Tuesday, May 3, 2011

The Red Coupe - More Power Pt.2

After what felt like a power nap, I rolled out of bed and back to the garage. On the list for today was some game planning, late research and cleaning the engine bay. First things first, it seems I didn't get every detail lined up as I should have when I acquired this new motor. While taking my original motor out the night before, I noticed that the engine harness connector had two more functional pins in it than the new motor's harness (from an 87' car). Upon further online research before getting to the garage, 325i motors from early 87' had a couple of differences from 89' 325i motors; no real differences mechanically, but mainly in what was run through the ECU. For the sake of keeping things working properly in my 89' car, this just means my original harness will need to be used on the new motor, as well as my ECU (which isn't chipped like the new ECU). This isn't terrible, it'll actually be interesting to see what this motor puts down with completely stock management. Lastly, in order to keep my coolant tank as is, my old coolant hoses will need to be swapped over.

The first thing I tackled was cleaning the engine bay. I went through and covered up as many frayed wire connectors, as well as all the important electrical components, as I could. Then I removed the windshield washer and coolant reservoirs. I started off with soap and water for the upper areas, then followed up with multiple cycles of Spray 9 with a coarse brushing, then (hand powered) high pressure water blasting afterwards. This was a long, greasy, task which ended up taking the lions share of my time. Between old power steering fluid that has sludgified with road dirt and seeping seal run-off, there was a good coating of black everywhere you could think of. After surface cleaning was wrapped, I took my engine mount brackets to the parts cleaner then mocked them up in the bay with the new mounts. Here's a good ol' fashioned before and after of the results.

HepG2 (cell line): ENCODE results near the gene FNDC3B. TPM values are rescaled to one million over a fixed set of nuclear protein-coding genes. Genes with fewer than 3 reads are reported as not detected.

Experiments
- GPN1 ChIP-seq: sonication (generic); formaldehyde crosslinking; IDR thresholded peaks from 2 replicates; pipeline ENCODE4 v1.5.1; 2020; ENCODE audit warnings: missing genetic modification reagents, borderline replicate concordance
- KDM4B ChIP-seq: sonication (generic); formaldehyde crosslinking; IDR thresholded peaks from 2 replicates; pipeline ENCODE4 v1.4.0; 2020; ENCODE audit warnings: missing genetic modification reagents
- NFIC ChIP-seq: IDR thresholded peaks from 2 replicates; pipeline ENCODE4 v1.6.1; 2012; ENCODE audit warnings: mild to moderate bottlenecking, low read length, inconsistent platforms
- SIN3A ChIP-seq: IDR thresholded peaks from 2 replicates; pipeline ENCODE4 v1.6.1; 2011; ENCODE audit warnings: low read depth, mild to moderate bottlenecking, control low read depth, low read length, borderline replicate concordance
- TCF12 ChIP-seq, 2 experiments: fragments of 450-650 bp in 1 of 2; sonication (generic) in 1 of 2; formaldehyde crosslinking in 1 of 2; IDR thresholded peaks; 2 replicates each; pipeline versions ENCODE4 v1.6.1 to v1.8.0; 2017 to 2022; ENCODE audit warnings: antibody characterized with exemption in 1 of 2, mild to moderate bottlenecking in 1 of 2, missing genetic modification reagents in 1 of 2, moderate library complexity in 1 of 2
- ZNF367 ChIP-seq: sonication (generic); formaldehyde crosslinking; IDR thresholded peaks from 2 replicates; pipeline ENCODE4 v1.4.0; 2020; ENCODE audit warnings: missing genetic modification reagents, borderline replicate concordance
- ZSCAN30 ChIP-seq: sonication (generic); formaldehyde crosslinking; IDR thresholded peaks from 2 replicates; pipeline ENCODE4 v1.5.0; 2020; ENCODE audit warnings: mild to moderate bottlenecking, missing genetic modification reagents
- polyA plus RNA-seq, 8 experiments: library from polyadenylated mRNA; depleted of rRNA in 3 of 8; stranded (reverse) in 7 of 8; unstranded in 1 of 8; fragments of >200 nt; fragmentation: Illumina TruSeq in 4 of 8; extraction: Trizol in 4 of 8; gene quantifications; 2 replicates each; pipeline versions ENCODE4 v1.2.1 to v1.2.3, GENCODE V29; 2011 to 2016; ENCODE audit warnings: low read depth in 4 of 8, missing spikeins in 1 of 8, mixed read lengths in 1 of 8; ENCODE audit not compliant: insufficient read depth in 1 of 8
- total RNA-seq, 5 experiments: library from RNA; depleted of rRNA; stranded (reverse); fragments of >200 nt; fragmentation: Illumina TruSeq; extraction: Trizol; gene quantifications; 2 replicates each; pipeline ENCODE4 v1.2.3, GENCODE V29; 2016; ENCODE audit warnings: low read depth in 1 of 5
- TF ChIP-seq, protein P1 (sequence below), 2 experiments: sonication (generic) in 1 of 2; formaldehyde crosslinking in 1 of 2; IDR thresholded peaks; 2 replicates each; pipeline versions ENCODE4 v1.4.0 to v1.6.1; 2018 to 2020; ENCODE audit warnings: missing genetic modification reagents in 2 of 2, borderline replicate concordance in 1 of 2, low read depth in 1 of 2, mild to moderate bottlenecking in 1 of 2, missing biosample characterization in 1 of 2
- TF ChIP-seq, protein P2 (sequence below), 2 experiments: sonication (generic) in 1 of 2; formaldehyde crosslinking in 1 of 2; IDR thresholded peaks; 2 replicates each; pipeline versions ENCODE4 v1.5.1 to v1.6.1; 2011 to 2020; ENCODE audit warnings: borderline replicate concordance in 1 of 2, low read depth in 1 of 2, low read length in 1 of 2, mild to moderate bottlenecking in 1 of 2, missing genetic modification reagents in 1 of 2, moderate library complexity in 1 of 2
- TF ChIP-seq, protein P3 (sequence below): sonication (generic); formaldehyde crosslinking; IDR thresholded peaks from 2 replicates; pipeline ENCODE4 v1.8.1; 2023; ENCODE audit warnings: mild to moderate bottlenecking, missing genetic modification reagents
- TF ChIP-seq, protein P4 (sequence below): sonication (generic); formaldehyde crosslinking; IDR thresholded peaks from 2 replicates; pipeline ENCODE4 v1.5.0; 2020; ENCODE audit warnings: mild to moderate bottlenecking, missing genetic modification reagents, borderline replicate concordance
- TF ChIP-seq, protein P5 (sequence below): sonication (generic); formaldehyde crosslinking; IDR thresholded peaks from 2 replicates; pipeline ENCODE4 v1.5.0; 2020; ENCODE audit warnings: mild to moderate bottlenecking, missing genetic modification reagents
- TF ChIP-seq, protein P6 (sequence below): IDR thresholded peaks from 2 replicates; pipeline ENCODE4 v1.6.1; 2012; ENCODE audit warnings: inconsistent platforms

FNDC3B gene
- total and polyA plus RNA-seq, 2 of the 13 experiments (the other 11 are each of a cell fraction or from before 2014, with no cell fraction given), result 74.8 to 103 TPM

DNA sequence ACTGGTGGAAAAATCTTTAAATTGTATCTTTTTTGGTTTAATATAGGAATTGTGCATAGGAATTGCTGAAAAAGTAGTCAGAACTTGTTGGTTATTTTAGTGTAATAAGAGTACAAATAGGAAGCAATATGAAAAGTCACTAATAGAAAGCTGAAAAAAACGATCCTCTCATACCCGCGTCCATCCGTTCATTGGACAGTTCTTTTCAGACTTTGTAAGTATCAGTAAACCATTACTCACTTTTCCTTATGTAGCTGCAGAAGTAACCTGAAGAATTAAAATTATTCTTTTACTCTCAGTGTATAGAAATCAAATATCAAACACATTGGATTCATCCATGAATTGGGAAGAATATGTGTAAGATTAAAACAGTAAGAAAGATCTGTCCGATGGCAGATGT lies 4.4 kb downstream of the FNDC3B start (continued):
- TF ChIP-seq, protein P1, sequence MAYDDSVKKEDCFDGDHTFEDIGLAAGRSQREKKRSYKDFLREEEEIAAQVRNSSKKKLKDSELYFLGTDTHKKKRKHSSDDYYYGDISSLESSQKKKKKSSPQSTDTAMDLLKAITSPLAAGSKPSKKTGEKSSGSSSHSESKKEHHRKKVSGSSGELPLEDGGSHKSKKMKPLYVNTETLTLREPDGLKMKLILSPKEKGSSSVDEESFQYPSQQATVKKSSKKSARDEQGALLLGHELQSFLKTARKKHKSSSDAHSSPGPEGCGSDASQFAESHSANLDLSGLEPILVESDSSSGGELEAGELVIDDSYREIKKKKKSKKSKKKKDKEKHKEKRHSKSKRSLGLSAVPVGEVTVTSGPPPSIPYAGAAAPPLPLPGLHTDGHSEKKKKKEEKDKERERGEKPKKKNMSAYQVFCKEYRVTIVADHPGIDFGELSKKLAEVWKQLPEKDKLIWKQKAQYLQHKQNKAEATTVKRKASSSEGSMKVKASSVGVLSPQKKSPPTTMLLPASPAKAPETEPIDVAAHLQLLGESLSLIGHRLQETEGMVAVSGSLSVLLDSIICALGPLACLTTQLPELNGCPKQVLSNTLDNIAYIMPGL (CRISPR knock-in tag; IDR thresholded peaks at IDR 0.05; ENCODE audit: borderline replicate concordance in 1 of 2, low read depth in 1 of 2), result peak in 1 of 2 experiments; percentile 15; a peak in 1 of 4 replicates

Tim and I went to town with Griot's hand polish and 3M rubbing compound after drying the bay, and the results were pretty damn pleasing given the fact this was all original paint. Once all this was complete I attempted to get my powder-coated intake manifold and valve cover on the new motor. The intake manifold swap wasn't as easy a task as I imagined, so after thorough picture taking and removal of wiring and nuts, I stopped work after removing the intake manifold.

During this bay cleaning afternoon I took a running tally of parts that we would need going forward; all gaskets for the intake manifold, throttle body and thermostat housing. Lower snap in guides for the radiator. Upper radiator bracket, which was cracked but fully functional (a new one was only $5 bucks so why not). And a new snap on cover for that little box next to the fuse box that appears to be a diagnostic port, but isn't...I'll clarify during the next episode.

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